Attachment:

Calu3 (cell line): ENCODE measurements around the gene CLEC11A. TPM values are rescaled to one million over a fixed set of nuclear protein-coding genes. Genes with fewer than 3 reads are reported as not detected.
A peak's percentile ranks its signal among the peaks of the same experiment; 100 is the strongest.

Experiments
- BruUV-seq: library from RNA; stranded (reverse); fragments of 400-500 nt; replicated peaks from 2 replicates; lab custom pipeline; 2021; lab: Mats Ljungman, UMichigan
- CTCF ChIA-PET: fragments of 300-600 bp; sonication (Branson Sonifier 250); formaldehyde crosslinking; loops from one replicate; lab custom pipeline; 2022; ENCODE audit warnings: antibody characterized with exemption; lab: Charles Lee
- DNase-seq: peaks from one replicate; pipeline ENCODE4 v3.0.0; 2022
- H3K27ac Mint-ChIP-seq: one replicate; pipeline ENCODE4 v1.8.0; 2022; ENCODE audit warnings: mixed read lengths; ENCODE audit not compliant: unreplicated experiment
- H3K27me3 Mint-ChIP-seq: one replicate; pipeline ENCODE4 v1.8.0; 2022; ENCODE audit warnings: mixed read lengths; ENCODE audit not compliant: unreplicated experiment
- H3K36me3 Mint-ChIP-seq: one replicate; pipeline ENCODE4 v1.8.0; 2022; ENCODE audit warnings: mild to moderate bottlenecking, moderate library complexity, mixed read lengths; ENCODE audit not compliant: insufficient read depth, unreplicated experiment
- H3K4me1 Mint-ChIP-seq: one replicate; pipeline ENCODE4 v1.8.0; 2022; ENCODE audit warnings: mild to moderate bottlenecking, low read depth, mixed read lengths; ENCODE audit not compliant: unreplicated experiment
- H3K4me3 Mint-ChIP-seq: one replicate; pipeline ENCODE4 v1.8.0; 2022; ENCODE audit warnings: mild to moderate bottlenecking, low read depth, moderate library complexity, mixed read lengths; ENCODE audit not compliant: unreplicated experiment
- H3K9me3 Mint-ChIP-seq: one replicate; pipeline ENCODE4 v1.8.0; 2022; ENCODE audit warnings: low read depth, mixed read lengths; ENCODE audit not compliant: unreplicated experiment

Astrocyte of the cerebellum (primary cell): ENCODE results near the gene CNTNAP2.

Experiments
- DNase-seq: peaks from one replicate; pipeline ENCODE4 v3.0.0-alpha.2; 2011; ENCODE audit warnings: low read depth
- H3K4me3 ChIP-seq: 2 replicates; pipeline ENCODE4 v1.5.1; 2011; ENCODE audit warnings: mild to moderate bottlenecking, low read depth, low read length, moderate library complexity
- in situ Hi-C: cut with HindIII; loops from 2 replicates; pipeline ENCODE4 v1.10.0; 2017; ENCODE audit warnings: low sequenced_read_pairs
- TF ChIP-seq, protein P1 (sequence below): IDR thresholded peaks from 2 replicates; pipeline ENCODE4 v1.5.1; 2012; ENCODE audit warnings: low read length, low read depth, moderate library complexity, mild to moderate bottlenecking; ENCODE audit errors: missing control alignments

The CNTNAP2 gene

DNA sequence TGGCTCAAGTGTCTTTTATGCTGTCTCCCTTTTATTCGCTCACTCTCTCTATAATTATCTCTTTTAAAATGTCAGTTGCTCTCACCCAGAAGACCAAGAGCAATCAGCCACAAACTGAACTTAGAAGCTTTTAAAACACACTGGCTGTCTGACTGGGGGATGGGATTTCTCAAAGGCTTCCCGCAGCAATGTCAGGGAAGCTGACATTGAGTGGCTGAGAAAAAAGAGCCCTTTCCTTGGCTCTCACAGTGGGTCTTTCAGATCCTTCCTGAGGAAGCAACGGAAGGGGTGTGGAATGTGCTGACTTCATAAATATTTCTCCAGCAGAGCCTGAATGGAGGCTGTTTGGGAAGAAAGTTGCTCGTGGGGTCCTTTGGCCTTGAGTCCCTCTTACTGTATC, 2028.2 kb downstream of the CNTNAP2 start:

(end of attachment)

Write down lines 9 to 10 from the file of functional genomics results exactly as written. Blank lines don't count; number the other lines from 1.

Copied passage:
- H3K36me3 Mint-ChIP-seq: one replicate; pipeline ENCODE4 v1.8.0; 2022; ENCODE audit warnings: mild to moderate bottlenecking, moderate library complexity, mixed read lengths; ENCODE audit not compliant: insufficient read depth, unreplicated experiment
- H3K4me1 Mint-ChIP-seq: one replicate; pipeline ENCODE4 v1.8.0; 2022; ENCODE audit warnings: mild to moderate bottlenecking, low read depth, mixed read lengths; ENCODE audit not compliant: unreplicated experiment